The Noble Gas Voice
Perhaps the most ubiquitous chemistry trick is helium in a party balloon. Suck in the gas, get a funny voice. Many people have tried it, most people have witnessed it.
Here is unparalleled acting genius Vin Deisel demonstrating the effect of helium on a human voice:
Why does helium have this effect on the voice? One popular notion is the gas changes the pitch of the vocal emanations. Not so! The pitch of your voice is determined by the frequency of the vibrations produced by vocal cords in your larynx. Helium does not alter the frequency our flaps emit.
Instead, helium changes the timbre of our voices. Timbre is the reason a note played on different instruments sounds differently. Despite producing a different tone, a guitar and a piano playing the same note will actually create waves of the same frequency. It can be a bit confusing, so I recommend watching the next video to better understand timbre. Essentially, when instruments (including human voices) make sounds, we produce more than one wave at a time. The shape of an instrument or a throat and mouth has drastic effects on the tone produced. Our voices sound unique thanks to the singular topography of our anatomy.
How does helium mess with the timbre of a voice? Physics (and chemistry)!
The air we breathe is composed mainly of oxygen and nitrogen. A sound wave is a movement through physical matter, so part of our natural timbre is dictated by the air we breathe. When someone inhales helium, they are changing a big part of that timbre machine inside the mouth and throat. Helium is far less dense than regular air, which allows sound to move more quickly through it. Because the waves move faster, the entire sound equation changes. In the case of helium, the higher pitches are amplified. The result is the sound of a duck or a singing chipmunk, despite your vocal cords producing the same frequency waves!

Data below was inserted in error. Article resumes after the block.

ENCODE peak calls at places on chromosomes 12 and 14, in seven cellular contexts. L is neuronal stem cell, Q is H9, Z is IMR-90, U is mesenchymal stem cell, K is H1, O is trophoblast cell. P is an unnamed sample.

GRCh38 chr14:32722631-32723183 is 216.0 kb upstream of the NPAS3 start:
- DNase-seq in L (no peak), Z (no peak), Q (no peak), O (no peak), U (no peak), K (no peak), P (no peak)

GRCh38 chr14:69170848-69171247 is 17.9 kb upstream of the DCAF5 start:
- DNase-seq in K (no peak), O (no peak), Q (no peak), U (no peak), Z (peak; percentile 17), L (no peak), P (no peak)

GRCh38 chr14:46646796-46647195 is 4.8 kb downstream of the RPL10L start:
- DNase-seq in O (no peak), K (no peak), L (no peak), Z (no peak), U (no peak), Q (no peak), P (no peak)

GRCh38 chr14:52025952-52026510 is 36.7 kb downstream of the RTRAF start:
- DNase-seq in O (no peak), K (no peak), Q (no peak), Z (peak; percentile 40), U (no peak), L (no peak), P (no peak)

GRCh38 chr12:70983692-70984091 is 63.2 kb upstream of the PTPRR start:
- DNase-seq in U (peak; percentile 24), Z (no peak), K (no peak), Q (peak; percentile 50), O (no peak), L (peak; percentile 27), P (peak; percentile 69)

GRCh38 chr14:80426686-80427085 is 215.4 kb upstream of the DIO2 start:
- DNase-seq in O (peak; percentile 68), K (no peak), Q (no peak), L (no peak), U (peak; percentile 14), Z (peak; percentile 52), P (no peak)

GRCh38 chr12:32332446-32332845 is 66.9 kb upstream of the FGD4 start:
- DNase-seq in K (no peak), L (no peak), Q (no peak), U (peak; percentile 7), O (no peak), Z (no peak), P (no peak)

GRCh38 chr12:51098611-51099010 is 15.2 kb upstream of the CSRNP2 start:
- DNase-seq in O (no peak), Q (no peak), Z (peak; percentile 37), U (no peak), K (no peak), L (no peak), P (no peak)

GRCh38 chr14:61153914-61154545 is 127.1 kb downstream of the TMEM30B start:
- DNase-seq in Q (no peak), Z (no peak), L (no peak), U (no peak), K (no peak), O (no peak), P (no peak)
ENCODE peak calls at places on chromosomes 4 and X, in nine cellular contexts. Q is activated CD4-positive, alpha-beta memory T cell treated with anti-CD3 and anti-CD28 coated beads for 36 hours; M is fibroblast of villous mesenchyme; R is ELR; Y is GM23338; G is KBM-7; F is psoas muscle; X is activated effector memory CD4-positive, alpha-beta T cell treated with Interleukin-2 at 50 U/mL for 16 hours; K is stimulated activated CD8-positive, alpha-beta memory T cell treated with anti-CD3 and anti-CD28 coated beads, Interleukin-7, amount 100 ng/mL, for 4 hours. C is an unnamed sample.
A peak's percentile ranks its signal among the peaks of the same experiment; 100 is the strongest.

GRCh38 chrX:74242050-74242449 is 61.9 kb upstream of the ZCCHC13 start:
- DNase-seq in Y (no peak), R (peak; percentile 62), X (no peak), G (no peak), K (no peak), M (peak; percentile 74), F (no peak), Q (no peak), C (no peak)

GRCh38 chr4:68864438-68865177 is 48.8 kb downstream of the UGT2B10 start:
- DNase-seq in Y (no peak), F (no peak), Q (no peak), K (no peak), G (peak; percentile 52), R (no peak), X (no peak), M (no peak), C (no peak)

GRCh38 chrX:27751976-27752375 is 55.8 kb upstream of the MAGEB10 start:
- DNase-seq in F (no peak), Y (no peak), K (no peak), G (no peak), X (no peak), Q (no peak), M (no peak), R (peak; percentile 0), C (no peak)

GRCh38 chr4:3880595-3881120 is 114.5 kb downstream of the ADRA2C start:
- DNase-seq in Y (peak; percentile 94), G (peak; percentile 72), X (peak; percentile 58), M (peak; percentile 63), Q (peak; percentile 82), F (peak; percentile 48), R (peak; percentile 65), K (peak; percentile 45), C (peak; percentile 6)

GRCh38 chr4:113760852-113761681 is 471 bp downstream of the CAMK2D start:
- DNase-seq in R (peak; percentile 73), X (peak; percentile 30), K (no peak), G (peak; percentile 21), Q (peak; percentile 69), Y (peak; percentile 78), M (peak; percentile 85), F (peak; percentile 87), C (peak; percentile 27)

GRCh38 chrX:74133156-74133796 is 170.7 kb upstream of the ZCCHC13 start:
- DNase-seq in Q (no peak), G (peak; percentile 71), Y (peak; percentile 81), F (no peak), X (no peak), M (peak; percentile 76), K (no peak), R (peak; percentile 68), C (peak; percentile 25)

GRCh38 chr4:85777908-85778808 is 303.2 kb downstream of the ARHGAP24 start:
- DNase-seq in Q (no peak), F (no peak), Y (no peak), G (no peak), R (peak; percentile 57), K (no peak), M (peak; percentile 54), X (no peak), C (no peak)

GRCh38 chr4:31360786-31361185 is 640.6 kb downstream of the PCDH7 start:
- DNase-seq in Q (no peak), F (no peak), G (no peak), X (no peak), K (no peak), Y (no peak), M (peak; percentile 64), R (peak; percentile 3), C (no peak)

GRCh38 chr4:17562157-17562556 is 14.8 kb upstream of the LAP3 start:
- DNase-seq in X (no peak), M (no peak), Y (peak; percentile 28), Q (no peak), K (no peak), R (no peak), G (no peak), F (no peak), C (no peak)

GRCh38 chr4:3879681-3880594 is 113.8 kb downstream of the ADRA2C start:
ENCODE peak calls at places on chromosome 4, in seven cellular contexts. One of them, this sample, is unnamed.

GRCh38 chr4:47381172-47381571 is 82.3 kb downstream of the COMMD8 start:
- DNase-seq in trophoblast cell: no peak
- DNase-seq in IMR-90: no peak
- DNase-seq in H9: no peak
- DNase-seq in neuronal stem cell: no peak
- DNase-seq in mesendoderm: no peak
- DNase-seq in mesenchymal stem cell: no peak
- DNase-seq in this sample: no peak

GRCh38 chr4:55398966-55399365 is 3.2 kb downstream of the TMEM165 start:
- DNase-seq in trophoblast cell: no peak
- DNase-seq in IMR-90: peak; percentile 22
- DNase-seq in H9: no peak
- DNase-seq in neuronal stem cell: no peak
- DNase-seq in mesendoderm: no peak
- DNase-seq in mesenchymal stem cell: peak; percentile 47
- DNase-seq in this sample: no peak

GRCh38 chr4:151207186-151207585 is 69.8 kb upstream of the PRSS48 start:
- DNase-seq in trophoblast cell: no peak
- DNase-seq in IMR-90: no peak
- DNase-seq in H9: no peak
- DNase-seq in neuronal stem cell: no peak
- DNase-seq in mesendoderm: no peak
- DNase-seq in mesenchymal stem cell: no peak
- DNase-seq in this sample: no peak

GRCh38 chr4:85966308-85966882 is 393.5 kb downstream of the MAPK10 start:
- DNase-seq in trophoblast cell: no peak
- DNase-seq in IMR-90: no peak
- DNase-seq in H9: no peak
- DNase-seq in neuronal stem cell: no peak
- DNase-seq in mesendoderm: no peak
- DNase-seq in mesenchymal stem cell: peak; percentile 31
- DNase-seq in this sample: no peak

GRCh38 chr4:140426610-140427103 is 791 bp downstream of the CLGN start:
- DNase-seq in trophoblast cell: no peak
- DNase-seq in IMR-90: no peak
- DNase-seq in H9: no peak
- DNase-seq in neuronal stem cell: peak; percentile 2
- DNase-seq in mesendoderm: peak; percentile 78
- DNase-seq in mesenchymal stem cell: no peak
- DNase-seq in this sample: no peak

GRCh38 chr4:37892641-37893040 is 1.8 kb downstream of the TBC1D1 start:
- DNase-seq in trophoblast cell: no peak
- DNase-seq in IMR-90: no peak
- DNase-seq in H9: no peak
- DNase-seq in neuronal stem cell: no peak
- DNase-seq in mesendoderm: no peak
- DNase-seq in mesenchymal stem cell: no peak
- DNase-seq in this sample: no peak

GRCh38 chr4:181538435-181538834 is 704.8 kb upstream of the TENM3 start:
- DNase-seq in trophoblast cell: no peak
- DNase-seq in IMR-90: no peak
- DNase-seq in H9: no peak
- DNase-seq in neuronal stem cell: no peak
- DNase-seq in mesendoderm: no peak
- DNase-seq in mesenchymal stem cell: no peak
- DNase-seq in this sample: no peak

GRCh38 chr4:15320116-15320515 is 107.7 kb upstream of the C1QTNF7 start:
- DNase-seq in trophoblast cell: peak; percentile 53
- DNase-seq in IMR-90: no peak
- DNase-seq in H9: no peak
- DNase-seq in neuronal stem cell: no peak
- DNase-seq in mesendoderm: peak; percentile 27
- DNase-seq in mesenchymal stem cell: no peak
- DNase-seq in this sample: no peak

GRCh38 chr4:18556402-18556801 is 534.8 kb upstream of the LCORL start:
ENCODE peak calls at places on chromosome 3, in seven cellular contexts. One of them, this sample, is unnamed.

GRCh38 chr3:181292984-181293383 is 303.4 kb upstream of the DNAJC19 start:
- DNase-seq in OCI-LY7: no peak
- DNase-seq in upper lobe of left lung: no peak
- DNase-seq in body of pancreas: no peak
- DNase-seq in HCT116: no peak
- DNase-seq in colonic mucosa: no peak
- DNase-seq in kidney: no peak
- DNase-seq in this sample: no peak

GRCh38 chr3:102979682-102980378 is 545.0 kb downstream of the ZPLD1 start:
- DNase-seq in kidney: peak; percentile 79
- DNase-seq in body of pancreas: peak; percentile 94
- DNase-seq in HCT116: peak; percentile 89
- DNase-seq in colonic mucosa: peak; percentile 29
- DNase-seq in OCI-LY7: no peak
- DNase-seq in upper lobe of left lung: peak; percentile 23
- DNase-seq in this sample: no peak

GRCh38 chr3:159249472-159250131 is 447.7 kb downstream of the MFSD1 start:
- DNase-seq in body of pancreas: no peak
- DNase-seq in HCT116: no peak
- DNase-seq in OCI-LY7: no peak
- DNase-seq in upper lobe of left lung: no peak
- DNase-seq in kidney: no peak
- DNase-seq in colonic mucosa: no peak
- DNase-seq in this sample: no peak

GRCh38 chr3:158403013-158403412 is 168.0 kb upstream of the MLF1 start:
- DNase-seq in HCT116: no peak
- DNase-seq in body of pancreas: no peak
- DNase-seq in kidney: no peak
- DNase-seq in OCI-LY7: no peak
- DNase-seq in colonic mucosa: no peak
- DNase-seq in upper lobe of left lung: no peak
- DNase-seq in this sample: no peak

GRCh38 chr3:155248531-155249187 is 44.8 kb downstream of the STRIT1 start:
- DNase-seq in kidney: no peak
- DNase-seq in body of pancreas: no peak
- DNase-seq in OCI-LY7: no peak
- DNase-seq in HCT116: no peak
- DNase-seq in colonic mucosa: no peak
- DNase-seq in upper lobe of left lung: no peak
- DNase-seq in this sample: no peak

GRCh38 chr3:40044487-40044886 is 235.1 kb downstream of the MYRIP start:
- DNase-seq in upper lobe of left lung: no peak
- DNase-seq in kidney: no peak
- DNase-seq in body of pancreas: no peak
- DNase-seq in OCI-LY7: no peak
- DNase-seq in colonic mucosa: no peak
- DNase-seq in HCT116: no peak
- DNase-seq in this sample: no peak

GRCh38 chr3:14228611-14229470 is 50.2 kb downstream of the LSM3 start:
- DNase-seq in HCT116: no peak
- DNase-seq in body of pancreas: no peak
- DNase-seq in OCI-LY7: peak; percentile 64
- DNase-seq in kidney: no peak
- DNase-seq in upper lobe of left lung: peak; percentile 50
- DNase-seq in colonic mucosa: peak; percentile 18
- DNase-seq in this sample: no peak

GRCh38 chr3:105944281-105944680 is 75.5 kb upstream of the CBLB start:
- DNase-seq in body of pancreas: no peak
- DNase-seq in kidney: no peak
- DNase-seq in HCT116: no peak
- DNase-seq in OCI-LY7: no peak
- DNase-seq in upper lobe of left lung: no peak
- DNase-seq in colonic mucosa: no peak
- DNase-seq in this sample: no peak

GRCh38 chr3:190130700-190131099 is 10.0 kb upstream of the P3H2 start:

The effect can move in the other direction, too. Sulfur hexafluoride is a gas that is denser than normal air. When you inhale it, the sound moves more slowly and the voice sounds lower!
Theoretically, any gaseous element or compound could be used to alter the tone of your voice. Helium and sulfur hexafluoride are relatively safe to employ because they are inert. Just because they won’t cause any tissue damage, however, does not mean one can be completely mindless when creating party tricks. Breathing too much helium means you are not breathing oxygen, which means you cannot continue to live. The same can be said for sulfur hexafluoride, though its density poses another risk. Because it is heavier than normal air, it can sink to the bottom of your lungs. Too much SF6 and you might need to literally do a handstand to expel it from your lungs!
Non-inert elements can be a big problem. Inhaling chlorine will ravage the lungs and might do you in on the spot. It makes sense that helium is a safe medium for altering a voice since it is one of the Noble Gases. These elements were originally known as inert gases. Making up the last column of the periodic table, noble gases are, at standard conditions, all colorless, odorless, monatomic, and chemically non-reactive.
In addition to helium, we got five other naturally occurring noble gases: neon, argon, krypton, xenon, and radon.
We know that helium makes duck sounds and we’ve now seen that sulfur hexafluoride veers toward Darth Vader. What would happen with the other inert gases?
Since we discovered the effect of gas on the voice stems from the density of the gas, it’s no surprise that the lighter nobles generate higher sounds and the heavier ones deliver lower tones.
Helium – Donald Duck
Neon – Gilbert Gottfried
Argon – Walter Cronkite
Krypton – The voice a character hears in a film when the character is drugged or passing out
Xenon – James Earl Jones doing Darth Vader through a voice alteration machine
Radon, in addition to being radioactive, is extremely difficult to obtain, so it wasn’t tested. Interestingly, xenon has anesthetic properties and has been used medically at times for that purpose. The above video demonstrates the density of heavy gases and the numbing ability of the gas.
We should probably stick to helium and sulfur hexafluoride!